One of our most, ah, energetic commenters accused us here at Riverside Green of “staying silent” on the Jamal Khashoggi “situation”. I am not certain why he thought I should write something on the topic. At least forty-five journalists were killed in 2018, including the four killed by Jarrod Ramos in the United States earlier this year. (As seems to be the usual practice nowadays, Ramos was demoted to white after the fact.) Approximately 150 journalists have been killed since I started this site, and never have I written a word about any of them.
After reading a bit about Mr. Khashoggi and his likely fate, however, I thought that it might be worth a few words to discuss just how oddly, and perfectly, the situation serves as synecdoche for many of the issues currently occupying the national conversation. None of this is meant to be conclusive; please feel free to offer your opinions below, whether you agree or disagree with me.
In no particular order, here’s what strikes me about the Khashoggi case:
What gives President Trump, or any American, the right to take action here? Khashoggi was, in the words of the BBC, “close to the Saudi royal family and also served as an adviser to the government… he fell out of favour and went into self-imposed exile in the US last year. From there, he wrote a monthly column in the Washington Post in which he criticised the policies of Crown Prince Mohammed bin Salman.” Khashoggi was not an American citizen; he was here on a so-called “genius” visa to work for the Post. This Quartz article admits that while immigrants and visa holders are entitled to due process and the protection of the law on American soil, under no circumstances is the United States obliged to act in the interest of immigrants when they are visiting their home countries, as Khashoggi was legally doing when he stepped into the Saudi consulate.
Would the situation have been different had he visited the Saudi embassy in the United States? Almost certainly; this country takes a dim view of bone saw killings that take place near American soil, even if the embassy is legally Saudi. It’s worth noting that we, as a country, have permitted Saudis to beat their servants on American soil without repercussion in the past. Still. Khashoggi would have been smart to do his paperwork in the United States.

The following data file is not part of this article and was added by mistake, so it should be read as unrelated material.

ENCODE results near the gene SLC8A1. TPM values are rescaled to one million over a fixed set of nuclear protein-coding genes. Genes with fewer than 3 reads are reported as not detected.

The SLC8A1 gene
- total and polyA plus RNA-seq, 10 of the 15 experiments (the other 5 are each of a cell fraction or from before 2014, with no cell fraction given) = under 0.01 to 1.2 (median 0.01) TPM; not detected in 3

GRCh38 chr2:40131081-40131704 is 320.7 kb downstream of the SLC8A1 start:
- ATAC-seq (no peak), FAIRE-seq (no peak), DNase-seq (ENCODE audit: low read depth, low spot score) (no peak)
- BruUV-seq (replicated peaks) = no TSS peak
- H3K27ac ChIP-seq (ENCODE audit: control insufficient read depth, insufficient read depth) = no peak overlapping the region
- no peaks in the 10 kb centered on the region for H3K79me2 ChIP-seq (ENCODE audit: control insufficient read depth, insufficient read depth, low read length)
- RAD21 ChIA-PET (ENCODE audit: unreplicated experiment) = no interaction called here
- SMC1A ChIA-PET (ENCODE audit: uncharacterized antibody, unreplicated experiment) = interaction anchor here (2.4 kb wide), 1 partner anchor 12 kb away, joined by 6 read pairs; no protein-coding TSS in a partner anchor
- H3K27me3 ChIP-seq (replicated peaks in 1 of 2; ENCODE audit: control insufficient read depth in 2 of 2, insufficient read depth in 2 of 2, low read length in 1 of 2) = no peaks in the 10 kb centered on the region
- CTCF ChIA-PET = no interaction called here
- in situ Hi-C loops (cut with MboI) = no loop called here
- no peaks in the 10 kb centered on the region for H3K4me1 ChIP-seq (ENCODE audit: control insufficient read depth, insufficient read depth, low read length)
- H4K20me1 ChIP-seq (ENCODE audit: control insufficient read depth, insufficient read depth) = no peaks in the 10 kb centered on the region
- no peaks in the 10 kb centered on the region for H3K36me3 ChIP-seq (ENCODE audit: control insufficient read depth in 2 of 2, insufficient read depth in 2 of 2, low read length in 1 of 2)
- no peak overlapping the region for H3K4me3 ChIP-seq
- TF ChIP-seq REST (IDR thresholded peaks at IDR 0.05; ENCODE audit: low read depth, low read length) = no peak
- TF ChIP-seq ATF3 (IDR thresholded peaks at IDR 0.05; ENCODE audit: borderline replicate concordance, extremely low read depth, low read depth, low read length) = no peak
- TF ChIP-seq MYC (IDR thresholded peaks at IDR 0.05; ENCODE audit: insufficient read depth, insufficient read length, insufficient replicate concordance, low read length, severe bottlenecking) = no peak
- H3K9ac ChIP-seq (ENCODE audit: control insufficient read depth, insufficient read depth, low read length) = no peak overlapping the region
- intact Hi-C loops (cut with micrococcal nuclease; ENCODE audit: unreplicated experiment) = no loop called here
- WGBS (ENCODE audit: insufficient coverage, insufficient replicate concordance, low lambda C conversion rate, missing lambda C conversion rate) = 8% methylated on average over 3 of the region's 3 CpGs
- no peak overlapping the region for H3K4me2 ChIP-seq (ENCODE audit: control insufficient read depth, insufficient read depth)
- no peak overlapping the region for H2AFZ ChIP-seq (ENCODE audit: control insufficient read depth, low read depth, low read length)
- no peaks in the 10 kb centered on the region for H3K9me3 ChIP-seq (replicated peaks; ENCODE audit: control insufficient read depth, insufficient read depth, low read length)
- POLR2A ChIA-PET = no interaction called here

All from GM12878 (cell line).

Turn the situation around for a moment. The United States, unlike Saudi Arabia, does not enforce the death penalty for criticizing top government officials. But it does enforce the death penalty for other offenses, including deliberate train derailment and “hate crimes”. Imagine, if you will, that an American citizen goes overseas to Saudi Arabia to work for Al-Jazeera. While he is there, he contrives to derail a train. He then willingly enters the American consulate in Turkey, at which point he is black-bagged and put on a Learjet back home. Once he is home, an American jury sentences him to death by lethal injection. What, exactly, is Saudi Arabia going to do about it? Tell us that we can’t enforce our laws? Of course not. So what makes us think we can do it to them? Also, Saudi Arabia is not a democracy — it is a kingdom, one in which insulting the king is a terrorist act punishable by death. The United States has no jurisdiction over Saudi Arabia or its citizens, period.
Our American media elite believes itself to be above the law. Peel the onion back far enough and you will find out that most of the outrage regarding Khashoggi comes from the fact that he was a
scab O-visa employee of the Post, and therefore a supercitizen. The precedent for this was set by Post columnist Carl Rowan. Thirty years ago, Rowan, an African-American writer who was a staunch advocate of gun control, lost his temper with a white teenager and shot him using an illegal handgun. The NRA made him an honorary member. displaying a finely-calculated sense of trolling well before the World Wide Web came into being, but a DC jury decided, quite sensibly, that under no circumstances should a journalist have to go to jail for breaking the laws he so strongly supported prior to breaking them. The resulting mistrial resulted, amazingly, in the prosecution dropping the case, presumably because it would just be too much effort to see it all the way through. That’s right: for once in history, a mistrial actually meant that the defendant went free. (In the real world, for people who don’t work at the Post, it means your defense attorney’s bill just doubled.)
In an Obama presidency, this would be water under the bridge. We live in Abilio “Jim” Acosta’s world now, where the media has decided that taking Trump down is 95% of their job. The Khashoggi thing has the potential to make Trump look bad, so it’s being given legs that it would not have had four years ago. Under Mr. Obama’s administration, American citizens, and their teenaged children, were deliberately killed by drones. It didn’t cause much media drama at the time. By contrast, Mr. Trump is being flogged not for the deliberate extrajudicial killing of an American citizen but for being insufficiently angry about the Saudi decision to execute a royal subject. Can any of my more left-leaning readers construct a rationale for why this is not a double standard?
Alright, that’s all I have to say about it for now.
This week, I argued against the bonesaw execution of American luxury sedans.